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February 25, 2019

Bone Health: Osteopenia, Osteoporosis & Osteonecrosis

Bone Health: Osteopenia, Osteoporosis & Osteonecrosis

Osteopenia Osteoporosis Visual AidOsteopenia, Osteoporosis, and Osteonecrosis are often called silent diseases because they have so few symptoms, but complications can cause disability, pain, and sometimes death. These diseases of the bone occur when people lose too much bone mass, make too little new bone tissue, or both. Up to 54 million Americans suffer from osteoporosis or osteopenia (low bone mass) which increases the risk of osteoporosis. Another disease, osteonecrosis, is caused by low blood flow to the bone.

Risks and Prevention of Osteoporosis and Osteopenia

Losing bone mass is a part of the normal aging process, however certain groups of people are more likely to develop osteoporosis. Women, people over the age of 50, people with low body weight, and those with a family history of osteoporosis all have an increased likelihood of contracting the disease. Since osteoporosis increases the risk of fractures, the focus should be on the prevention of breaking a bone. This can be accomplished by doing things in the home to prevent falls, using assistive devices or non-slip shoes when going out, and maintaining a good exercise routine. Another important part of prevention is including Vitamin D and Calcium in your diet.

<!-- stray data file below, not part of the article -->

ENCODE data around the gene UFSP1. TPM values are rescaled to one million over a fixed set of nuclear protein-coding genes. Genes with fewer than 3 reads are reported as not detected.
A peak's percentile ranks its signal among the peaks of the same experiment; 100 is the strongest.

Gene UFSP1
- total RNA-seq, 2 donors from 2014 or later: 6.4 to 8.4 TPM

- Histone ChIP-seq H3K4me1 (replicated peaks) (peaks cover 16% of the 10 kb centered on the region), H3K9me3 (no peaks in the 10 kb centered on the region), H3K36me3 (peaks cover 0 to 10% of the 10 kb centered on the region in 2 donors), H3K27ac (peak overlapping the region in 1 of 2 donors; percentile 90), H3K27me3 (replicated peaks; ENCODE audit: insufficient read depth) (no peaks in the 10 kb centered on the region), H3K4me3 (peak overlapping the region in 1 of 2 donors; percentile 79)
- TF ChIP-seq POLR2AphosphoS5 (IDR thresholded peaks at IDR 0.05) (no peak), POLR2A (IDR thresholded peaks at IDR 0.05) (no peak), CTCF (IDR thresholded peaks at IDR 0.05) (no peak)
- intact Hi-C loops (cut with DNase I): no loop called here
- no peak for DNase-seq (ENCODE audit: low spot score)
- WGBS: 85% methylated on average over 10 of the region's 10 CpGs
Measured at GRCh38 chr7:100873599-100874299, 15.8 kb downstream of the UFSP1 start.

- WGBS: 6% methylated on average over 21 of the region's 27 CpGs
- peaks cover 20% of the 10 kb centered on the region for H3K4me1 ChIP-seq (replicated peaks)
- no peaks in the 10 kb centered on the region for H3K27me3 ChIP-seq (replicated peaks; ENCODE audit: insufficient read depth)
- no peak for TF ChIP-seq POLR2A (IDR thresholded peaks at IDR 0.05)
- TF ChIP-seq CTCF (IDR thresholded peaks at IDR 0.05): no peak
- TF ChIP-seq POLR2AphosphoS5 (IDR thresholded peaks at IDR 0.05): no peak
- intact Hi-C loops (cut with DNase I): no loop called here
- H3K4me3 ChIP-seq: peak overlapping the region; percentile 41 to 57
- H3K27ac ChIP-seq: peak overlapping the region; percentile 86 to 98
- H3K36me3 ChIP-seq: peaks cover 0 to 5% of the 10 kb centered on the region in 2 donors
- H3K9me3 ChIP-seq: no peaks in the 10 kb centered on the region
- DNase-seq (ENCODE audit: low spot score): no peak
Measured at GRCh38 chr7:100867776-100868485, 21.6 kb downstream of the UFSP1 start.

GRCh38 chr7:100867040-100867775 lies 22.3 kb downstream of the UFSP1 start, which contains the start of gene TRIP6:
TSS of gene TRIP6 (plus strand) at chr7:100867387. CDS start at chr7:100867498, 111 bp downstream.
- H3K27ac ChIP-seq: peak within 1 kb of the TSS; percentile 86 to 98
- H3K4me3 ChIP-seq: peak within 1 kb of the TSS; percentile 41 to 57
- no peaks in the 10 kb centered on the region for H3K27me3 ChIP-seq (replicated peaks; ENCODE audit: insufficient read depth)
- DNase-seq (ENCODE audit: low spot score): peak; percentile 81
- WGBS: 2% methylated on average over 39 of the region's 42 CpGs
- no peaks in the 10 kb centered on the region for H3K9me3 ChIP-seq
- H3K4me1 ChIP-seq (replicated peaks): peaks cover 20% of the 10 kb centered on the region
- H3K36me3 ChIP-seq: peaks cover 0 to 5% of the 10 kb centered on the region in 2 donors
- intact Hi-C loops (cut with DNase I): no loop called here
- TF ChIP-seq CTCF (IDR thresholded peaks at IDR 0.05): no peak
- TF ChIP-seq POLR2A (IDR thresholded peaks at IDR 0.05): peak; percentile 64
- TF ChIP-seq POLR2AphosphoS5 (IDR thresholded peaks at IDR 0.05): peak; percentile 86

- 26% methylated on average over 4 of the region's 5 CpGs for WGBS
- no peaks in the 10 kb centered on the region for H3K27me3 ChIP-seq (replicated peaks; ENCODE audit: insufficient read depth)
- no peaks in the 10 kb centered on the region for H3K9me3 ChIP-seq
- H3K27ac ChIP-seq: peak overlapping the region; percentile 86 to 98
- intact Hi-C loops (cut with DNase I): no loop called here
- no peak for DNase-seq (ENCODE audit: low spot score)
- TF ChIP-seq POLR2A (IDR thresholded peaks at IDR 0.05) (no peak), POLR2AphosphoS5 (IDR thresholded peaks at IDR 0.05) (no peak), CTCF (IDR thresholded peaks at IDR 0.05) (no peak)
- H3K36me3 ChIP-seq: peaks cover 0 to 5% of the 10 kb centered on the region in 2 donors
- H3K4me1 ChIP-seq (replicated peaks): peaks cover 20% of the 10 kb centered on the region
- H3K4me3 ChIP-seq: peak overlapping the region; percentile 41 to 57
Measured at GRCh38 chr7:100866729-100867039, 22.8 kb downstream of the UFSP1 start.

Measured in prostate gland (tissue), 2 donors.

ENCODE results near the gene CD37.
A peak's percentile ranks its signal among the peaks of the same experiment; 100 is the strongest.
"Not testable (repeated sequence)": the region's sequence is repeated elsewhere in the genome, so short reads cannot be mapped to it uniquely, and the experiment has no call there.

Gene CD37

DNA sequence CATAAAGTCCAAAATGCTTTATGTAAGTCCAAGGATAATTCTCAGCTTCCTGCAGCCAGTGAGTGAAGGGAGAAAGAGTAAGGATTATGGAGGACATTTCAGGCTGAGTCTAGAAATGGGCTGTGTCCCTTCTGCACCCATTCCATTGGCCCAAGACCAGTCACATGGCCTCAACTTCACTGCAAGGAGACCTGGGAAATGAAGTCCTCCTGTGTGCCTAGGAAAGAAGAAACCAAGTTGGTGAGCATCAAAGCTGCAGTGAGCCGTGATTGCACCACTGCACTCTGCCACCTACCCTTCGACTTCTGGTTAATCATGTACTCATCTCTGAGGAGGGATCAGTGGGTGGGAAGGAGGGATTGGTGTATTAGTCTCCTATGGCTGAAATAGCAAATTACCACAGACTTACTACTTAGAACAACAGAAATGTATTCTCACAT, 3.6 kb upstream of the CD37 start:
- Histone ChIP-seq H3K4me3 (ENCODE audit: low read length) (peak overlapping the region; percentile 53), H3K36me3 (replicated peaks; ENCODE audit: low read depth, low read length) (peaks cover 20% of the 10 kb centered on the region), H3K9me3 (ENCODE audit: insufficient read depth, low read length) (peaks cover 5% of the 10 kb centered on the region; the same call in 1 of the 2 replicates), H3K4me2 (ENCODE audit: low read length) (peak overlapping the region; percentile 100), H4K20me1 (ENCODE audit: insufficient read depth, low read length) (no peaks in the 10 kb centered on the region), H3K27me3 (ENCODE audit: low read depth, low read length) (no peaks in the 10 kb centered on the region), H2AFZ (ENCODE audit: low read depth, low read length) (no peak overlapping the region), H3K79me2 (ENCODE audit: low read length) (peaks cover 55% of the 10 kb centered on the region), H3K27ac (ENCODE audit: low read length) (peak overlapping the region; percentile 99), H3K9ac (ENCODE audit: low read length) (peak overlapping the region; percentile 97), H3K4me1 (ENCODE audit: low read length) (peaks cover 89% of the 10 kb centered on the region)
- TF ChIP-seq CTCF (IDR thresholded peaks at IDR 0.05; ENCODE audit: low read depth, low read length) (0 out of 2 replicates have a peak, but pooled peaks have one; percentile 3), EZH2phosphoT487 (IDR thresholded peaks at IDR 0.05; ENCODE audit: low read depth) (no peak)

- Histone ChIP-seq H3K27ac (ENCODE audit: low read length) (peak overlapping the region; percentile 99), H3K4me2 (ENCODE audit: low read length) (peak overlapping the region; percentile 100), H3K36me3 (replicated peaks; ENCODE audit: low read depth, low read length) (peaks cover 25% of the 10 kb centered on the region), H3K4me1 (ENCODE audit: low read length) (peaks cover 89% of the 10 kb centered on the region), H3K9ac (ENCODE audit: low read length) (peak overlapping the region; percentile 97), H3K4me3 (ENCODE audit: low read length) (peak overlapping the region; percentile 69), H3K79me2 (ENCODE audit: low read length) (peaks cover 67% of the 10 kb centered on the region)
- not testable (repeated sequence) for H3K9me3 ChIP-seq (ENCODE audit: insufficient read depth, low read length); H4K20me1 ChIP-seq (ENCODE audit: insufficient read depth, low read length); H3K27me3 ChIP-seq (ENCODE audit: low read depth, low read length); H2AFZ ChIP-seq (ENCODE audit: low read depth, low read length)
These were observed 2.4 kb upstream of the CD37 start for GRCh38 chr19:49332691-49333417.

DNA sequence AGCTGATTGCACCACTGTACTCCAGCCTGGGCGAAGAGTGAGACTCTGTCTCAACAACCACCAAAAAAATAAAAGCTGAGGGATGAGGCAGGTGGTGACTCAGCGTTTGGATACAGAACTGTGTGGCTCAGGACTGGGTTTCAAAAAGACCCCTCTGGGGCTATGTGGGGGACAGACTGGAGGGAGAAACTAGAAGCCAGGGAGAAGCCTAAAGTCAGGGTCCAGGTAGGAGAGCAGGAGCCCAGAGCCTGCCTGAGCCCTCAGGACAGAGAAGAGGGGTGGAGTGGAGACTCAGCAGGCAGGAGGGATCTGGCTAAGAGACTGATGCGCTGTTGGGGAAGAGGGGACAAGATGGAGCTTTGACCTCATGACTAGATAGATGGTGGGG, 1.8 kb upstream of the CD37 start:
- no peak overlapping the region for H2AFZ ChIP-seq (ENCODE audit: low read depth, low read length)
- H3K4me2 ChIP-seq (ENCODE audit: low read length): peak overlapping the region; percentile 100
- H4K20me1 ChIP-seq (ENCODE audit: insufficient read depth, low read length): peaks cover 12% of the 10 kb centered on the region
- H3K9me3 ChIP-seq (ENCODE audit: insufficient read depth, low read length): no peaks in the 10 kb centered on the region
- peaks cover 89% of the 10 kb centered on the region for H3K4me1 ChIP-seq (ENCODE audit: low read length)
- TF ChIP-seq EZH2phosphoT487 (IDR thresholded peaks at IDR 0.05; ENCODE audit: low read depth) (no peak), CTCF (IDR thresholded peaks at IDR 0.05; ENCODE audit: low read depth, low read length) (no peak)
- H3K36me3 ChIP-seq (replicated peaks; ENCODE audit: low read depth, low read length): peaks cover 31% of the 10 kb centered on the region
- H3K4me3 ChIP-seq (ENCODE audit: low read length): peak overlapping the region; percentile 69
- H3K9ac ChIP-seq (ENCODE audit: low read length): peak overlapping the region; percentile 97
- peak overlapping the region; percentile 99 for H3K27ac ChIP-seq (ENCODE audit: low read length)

Detecting Bone Diseases

Since osteoporosis can often go undetected, it is important for women aged 65 and older to have a bone density scan. People with one or more of the heightened risk factors should get bone scans done sooner than that. All men aged 75 years and up should also be tested for osteoporosis.

Make an Appointment

At Colorado Springs Orthopaedic Group we are fortunate to have Megan M. Perry, PA-C on staff.  A move from Chicago brought Megan to Colorado Springs and a job assisting Dr. Watson and Dr. Cassidy with the hand and upper extremity specialty of orthopedics. She is passionate about bone health and actively educates patients on how to stay healthy.  Megan is transitioning out of the hand department to pursue her passion in bone health. Call 719-632-7669 to schedule an appointment for a bone density scan with Megan today.

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